Hey, thinking of a new career? If you have no interest in music, especially of the live variety, then becoming a 'Pay-To-Play'€™ promoter could be just up your street. You need no integrity, little knowledge of bands and personal/communication skills can be left at the door. All this sound like you? If so, step into my office, baby.

First thing's first , why are you interested in putting on these kinds of gigs? If you'€™re doing it for the band'€™s benefits or for your own enjoyment and it;€™s something you’re passionate about, then you might as well leave now. They;re not important. What is important is that you make your money and make sure no-one else gets anywhere near it. So you're up for it? First thing we should discuss is what venue to use. Somewhere in a thriving city centre that already has a music scene? I don'€™t know what you'€™re thinking of. Those would be people interested in music. We don'€™t want that. I;ve got a perfect old converted warehouse, it;s about two miles from the nearest station and in a very quiet, secluded area...the local constabulary know it well. This is the kind of place bands want to play. It;€™s where that drummer from that Britpop band was caught with that lady of the night, a part of rock history there that any band would be thrilled to be associated with.

One of the main benefits from putting on gigs in this place is you won'€™t have to worry about security, the police patrol it quite often so that saves on costs. We don'€™t want many costs, the venue is also run very cheaply (no heating, no variety in drink choice) and we'll pay minimum wage to the bar staff. Remember it'€™s not up to us to bring a crowd. That'€™s what the bands will do. Oh, and we don'€™t need to bother putting posters up either. In fact, it's important the venue remains as inconspicuous as possible and that no-one would ever know that gigs take place there. We can'€™t stress this enough. Oh, next thing is to sort out a soundman...nah, you can do that yourself. What do you mean you don't know how? It'€™s only twiddling some dials up and down. It'll be fine!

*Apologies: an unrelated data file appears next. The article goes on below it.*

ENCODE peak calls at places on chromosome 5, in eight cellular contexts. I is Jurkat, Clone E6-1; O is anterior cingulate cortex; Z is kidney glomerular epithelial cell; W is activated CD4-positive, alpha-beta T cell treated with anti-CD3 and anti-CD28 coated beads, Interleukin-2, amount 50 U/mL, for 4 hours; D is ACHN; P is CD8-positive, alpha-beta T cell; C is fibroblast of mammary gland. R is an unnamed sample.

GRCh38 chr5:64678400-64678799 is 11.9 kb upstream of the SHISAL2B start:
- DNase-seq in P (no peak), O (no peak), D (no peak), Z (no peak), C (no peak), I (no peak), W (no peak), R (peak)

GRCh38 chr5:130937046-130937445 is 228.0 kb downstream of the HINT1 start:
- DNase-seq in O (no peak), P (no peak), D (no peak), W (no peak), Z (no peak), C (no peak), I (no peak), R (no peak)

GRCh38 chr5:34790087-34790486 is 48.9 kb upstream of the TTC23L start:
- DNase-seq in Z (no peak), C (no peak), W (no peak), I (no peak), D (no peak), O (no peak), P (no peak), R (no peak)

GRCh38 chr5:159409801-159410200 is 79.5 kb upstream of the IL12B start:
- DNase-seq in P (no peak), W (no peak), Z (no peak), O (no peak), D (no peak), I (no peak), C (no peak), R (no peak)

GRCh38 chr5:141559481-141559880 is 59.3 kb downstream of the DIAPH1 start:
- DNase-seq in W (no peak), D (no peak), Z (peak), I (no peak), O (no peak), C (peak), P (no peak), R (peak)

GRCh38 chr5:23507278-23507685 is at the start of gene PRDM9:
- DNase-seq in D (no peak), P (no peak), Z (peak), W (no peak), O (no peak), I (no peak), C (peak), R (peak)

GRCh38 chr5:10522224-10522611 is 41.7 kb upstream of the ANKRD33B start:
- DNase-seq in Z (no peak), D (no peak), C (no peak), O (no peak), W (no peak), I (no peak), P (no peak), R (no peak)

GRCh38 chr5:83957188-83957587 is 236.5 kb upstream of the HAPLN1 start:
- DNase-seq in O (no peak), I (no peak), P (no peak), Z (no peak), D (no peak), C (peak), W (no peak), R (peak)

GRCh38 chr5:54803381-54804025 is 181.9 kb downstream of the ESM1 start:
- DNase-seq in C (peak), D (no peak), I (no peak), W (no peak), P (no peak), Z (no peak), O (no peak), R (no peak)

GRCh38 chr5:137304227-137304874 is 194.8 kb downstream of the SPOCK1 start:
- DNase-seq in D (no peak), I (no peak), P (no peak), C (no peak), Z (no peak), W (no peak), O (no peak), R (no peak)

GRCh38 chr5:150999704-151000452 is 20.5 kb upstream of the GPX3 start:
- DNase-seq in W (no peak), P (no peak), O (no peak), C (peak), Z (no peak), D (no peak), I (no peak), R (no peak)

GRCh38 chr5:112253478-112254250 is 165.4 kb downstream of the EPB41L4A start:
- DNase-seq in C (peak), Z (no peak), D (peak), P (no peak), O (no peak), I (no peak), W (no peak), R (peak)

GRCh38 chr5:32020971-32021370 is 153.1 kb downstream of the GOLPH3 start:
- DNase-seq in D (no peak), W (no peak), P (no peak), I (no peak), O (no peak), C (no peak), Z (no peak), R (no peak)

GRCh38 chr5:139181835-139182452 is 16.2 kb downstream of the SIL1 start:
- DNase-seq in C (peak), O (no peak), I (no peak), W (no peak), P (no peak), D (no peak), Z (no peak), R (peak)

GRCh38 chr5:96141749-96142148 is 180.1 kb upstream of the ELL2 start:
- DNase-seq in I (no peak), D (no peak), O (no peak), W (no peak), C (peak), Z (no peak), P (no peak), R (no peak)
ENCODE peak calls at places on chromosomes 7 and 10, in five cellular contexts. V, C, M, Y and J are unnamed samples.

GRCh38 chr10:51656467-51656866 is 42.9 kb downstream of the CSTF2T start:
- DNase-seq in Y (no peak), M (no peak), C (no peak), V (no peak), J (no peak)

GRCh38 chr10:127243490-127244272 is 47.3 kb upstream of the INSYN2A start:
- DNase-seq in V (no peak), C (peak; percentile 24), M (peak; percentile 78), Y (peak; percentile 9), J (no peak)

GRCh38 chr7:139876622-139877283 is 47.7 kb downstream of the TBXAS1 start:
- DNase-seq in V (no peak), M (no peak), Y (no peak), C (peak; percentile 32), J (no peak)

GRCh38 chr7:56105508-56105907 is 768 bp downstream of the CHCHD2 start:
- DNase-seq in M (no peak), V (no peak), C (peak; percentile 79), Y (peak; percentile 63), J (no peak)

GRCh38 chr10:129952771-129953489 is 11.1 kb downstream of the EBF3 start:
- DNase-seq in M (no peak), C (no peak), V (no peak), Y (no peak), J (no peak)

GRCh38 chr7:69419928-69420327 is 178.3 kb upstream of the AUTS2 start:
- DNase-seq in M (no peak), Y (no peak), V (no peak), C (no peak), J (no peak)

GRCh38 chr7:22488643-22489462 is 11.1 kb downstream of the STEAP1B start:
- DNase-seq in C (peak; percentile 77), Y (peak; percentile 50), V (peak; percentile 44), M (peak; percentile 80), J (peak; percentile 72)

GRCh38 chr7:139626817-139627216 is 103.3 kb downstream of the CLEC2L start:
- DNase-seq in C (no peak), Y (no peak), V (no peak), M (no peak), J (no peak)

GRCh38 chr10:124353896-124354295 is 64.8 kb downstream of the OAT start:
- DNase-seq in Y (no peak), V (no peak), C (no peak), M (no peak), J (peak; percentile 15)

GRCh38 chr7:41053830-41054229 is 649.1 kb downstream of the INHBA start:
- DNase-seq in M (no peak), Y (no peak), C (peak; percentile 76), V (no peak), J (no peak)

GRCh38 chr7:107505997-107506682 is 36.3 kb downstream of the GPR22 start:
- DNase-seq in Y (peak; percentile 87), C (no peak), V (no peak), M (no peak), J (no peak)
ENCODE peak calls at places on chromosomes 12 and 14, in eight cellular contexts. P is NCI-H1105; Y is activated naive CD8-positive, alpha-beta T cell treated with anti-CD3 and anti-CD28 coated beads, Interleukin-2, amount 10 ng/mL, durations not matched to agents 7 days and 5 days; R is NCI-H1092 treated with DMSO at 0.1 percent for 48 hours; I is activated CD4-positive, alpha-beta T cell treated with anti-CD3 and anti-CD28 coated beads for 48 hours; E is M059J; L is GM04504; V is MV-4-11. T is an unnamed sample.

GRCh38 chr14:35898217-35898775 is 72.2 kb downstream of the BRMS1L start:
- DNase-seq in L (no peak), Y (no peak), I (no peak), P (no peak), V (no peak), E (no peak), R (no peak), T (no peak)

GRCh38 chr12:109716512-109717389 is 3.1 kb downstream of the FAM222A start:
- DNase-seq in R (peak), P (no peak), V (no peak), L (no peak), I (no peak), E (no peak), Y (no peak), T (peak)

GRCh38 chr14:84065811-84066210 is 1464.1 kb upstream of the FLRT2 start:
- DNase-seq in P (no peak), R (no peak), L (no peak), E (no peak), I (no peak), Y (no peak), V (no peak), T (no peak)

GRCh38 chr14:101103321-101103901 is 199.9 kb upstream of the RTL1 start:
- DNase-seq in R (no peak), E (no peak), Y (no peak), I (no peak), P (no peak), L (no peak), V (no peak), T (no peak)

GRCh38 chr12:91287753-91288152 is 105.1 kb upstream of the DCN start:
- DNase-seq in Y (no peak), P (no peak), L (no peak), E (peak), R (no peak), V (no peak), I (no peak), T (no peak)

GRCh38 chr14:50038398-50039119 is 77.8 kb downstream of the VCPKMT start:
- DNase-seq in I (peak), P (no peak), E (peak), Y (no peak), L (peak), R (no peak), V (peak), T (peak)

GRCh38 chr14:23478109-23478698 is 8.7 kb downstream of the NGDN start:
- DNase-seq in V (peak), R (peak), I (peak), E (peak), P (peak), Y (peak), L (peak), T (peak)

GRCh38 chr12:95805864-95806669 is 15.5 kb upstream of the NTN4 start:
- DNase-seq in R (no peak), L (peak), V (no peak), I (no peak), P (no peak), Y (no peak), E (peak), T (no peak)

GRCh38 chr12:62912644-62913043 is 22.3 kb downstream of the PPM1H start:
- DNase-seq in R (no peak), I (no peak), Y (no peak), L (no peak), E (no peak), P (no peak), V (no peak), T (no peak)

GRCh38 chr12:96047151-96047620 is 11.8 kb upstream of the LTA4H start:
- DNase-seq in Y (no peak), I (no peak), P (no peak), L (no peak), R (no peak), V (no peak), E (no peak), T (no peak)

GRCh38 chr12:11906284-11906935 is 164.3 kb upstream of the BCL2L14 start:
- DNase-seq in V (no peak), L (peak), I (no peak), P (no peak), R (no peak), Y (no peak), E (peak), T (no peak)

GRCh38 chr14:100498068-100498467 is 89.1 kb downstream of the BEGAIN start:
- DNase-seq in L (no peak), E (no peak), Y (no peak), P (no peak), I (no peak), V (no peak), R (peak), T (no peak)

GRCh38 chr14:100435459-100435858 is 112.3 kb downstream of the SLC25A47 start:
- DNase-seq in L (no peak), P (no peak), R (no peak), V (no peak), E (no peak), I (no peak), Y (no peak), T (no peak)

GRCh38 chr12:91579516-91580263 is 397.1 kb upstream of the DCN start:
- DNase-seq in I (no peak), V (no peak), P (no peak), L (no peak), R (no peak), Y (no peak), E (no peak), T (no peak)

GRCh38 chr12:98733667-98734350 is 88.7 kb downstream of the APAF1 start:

So we have venue, staff, sound and police security sorted. Now what do we need? Oh, how about how often we will put on gigs, seeing as we have such a prime location. I suggest every night. Five-band mega bills with out-of-town bands on Mondays are bound to work. I guess we should look at booking bands now? Ok, so what you need to do is draw up a generic email template and send it to every band'€™s MySpace and email address you can find. Don'€™t worry about multiple sends or BCCing things. Bands love it when everyone can see their personal email addresses. Make sure that you make out how great an opportunity this will be to play your venue, and mention bands that have played in the same town previously. In small type at the bottom of the email, say how to successfully play one of your nights they will need to bring a minimum of 30 people.

When the bands play and inevitably fail to bring your stated amount, make sure you tell them what you think of their failed attempts at making a career for themselves, and how they will never succeed. Even if they are playing your venue 20 miles out of town two days after they have played a prestigious show in their hometown. Have no shame in blaming the bands for poor turnouts and take some pride in the fact you won'€™t pay them and have taken the £24 from the four fans they did bring. Put it in your back pocket in view of them. If a band asks for petrol, just ignore them. In fact, why should you talk to them the whole night if they ask for reasonable things, it'€™s not like the night is about them, is it?

Oh, I forgot to say, music fans adore nights where there is no crossover or correlation between the bands - multi-genre gigs are the best. You make sure that twee female duo are on between the hard-rock band and the ska-punk, oh, and also the later gigs like yours go on, the better, especially early in the week. You're in a win-win situation if bands bring the amount you tell them to, you take all that money, maybe drop them a fiver for petrol. If they don'€™t, it'™s no skin off your back as it was their own fault for not promoting themselves. You're now in a position to laud yourself as a successful promoter. Don'€™t worry that bands don't come back to play for you, that'€™s all because they won'€™t match the success of their first appearance, not because they felt they were treated poorly, had poor sound and played to no-one.

Alternatively, just watch this video and learn from the best: